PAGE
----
How can I improve socialization

socialization

Désirée Waterstradt

To person

M.A., born 1964; Marketing, Public Relations and Crisis Communication Consultant; currently PhD on parenting at the PH Karlsruhe / Sociology, Georg-Angermair-Straße 1, 81245 Munich. [email protected]

The current understanding of socialization makes it clear that the socialization of people lasts for a lifetime. We do not develop the complex facets of our identity out of ourselves in the course of our lives, but above all in our relationships with other people - as a constant, active appropriation of our social environment. "Socialization describes (...) the process in the course of which the human organism, provided with a biological endowment, develops into a socially capable personality that develops over the course of a life in dealing with the living conditions. Socialization is the lifelong acquisition of and dealing with the natural dispositions, in particular the physical and psychological foundations, which form the 'inner reality' for humans, and the social and physical environment, which form the 'outer reality' for humans. "[1]

Parents play a central role in socialization theory: They should be the first relationship partner and relationship standard of every person; as such, they should act as training partners, setting standards of assessment and emotional bridges to other networked relationships; Parents should establish the primary socialization instance of the family by living together permanently with their children. [2] The social and scientific interest in the socialization of children by parents is understandably great.

Socialization as parents

The results of behavioral research make an essential aspect of human parenting clear: When dealing with one's own offspring, there is hardly any genetically based, "natural" behavior in humans; that is, they must first acquire them in the course of their lives. So you have to be socialized to parenthood in order to learn how to deal with offspring. To this extent, human parenting is always social parenting, even if it has an indispensable biological basis.

Biological foundations can, however, be strengthened or weakened by the respective concepts of social parenting - as the handling of breastfeeding shows, for example, parenting concepts of upper social classes already provided for a wet nurse in antiquity and up into the 19th century, if possible. [3] In the lower social classes, the work-related low frequency of breastfeeding and the inadequate, often health-endangering infant nutrition with animal milk or porridge caused a dramatically high infant mortality rate up until the beginning of the 20th century; Breastfeeding could also be uncommon in entire regions - for example, in some parts of Bavaria before 1900 there was generally hardly any breastfeeding. [4]

The respective social parenting pattern dictates who is responsible for which tasks in the socialization of children in which phase, how these people are called, what relationships the various participants should have with one another and how the respective relationships should develop further later. They also specify which behavior, thinking, speaking and feeling go hand in hand with the respective positions and thus shape the children. Patterns of parenthood, however, cannot exist beyond people and their societies, but require them as carriers of these patterns. Only when people internalize it physically and psychologically can they embody it, pass it on and thereby maintain - or change - social parenting patterns. As carriers of such patterns, people "know", for example, whether a woman should breastfeed her child or not.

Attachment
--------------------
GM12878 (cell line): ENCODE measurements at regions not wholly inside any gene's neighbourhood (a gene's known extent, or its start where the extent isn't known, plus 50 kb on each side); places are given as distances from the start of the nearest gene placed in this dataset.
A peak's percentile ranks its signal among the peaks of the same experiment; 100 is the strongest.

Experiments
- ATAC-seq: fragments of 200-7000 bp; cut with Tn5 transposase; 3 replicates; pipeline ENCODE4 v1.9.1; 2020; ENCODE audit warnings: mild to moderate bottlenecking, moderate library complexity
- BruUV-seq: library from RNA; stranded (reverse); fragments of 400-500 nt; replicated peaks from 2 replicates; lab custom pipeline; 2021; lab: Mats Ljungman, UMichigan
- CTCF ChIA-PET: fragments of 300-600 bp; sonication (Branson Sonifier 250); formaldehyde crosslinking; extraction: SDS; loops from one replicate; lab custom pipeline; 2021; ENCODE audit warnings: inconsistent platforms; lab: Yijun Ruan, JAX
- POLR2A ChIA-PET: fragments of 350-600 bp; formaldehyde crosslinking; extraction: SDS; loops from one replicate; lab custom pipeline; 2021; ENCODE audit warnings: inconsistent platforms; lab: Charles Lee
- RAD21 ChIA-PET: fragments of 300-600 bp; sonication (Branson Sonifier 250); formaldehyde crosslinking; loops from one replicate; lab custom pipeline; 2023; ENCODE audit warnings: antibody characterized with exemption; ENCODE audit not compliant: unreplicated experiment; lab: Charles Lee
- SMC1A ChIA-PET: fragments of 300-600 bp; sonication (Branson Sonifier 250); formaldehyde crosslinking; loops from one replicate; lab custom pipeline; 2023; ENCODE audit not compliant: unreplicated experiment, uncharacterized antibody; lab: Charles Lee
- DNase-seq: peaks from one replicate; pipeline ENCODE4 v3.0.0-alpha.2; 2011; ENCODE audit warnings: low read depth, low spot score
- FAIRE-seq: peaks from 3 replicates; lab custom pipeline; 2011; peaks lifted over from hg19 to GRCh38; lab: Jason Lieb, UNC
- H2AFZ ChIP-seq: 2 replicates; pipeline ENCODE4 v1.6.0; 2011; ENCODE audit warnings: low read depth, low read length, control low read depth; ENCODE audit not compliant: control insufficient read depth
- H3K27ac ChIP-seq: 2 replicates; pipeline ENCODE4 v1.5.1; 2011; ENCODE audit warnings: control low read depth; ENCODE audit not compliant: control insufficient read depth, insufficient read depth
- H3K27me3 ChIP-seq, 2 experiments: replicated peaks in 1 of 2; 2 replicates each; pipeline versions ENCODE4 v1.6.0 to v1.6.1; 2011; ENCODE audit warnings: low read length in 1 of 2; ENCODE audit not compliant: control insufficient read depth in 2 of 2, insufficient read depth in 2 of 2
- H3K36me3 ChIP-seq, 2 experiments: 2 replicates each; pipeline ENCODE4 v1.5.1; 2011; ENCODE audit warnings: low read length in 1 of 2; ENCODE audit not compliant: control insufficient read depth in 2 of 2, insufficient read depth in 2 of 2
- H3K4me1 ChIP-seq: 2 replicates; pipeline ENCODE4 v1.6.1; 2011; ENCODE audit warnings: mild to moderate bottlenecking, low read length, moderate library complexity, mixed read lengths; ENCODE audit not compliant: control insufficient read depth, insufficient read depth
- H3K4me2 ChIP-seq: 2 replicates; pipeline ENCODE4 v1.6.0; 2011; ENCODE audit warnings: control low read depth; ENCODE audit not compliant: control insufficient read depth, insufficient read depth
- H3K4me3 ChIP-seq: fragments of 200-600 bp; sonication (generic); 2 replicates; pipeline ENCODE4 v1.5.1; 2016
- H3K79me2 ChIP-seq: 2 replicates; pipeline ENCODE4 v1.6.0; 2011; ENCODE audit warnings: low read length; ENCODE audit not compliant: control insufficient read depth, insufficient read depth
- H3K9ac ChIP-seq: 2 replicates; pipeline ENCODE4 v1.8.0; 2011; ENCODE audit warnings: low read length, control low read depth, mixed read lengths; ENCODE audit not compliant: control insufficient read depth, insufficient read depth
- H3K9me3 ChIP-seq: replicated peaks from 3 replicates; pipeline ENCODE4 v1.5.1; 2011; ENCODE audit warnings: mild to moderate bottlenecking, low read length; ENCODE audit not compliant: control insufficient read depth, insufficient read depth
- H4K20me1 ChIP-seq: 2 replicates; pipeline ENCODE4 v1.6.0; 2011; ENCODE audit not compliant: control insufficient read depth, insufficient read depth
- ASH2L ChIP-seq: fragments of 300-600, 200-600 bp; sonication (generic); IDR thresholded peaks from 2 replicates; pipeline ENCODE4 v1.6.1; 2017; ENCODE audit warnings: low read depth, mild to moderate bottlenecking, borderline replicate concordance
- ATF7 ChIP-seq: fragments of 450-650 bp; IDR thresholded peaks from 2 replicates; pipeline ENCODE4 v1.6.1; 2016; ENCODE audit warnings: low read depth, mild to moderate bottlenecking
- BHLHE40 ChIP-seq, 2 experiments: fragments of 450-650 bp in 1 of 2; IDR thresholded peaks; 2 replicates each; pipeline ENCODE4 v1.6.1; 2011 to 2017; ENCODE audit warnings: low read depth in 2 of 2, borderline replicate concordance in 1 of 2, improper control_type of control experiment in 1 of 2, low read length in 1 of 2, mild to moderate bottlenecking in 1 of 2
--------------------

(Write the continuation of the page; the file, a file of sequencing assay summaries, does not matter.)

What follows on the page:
The change in social behavior patterns can often be observed in the conceptual concepts that represent them. In our language area, for example, the term "Eltern" could still be spelled as "Aeltern" until the German spelling was standardized about 100 years ago. This notation suggests that relationships with children at that time were not primarily about direct genetic descent, but about the aspect of social age. As early as the Middle Ages, the principle of descent was relaxed in north-western Europe, [5] which led to an expanded, more flexible assumption of responsibility by the socially older for the development of the socially younger.

The parenting patterns lived in human societies can also be referred to as the habitus [6] of parenting. It belongs to the social "environment" in which people grow up, and it therefore becomes second nature to them in its respective society-specific variant - just like the respective language, for example. People perceive the parental habitus specific to their society as "natural" and the parental habitus of other times or societies as "unnatural", often even as threatening or inhuman. The habitus of parenthood is of central importance for every society in order to guarantee its generativity and future. Real ideals and dream images of parenthood develop on this basis.